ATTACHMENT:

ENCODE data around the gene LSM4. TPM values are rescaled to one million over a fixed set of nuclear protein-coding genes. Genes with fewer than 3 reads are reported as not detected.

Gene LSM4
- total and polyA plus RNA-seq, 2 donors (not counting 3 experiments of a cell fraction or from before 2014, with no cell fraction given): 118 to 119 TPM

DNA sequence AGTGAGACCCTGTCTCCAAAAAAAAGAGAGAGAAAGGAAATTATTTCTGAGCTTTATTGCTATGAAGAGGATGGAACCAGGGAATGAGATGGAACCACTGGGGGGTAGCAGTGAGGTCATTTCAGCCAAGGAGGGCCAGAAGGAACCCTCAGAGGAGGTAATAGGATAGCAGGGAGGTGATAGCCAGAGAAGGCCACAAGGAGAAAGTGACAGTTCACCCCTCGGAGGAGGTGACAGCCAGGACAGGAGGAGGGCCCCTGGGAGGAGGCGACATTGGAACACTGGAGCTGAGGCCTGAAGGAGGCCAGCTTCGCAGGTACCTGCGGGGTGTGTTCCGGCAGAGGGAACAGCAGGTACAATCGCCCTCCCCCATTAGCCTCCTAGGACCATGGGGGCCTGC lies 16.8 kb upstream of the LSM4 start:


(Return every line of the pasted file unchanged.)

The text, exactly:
ENCODE data around the gene LSM4. TPM values are rescaled to one million over a fixed set of nuclear protein-coding genes. Genes with fewer than 3 reads are reported as not detected.

Gene LSM4
- total and polyA plus RNA-seq, 2 donors (not counting 3 experiments of a cell fraction or from before 2014, with no cell fraction given): 118 to 119 TPM

DNA sequence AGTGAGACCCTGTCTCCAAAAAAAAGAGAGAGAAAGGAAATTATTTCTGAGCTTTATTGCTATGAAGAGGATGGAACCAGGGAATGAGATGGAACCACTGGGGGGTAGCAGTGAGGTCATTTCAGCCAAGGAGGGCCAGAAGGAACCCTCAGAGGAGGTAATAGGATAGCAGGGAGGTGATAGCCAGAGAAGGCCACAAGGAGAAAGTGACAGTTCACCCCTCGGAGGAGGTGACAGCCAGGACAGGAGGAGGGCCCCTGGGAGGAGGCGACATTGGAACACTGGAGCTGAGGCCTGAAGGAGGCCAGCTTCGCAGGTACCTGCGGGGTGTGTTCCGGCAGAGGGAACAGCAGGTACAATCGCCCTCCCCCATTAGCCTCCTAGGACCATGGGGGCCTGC lies 16.8 kb upstream of the LSM4 start: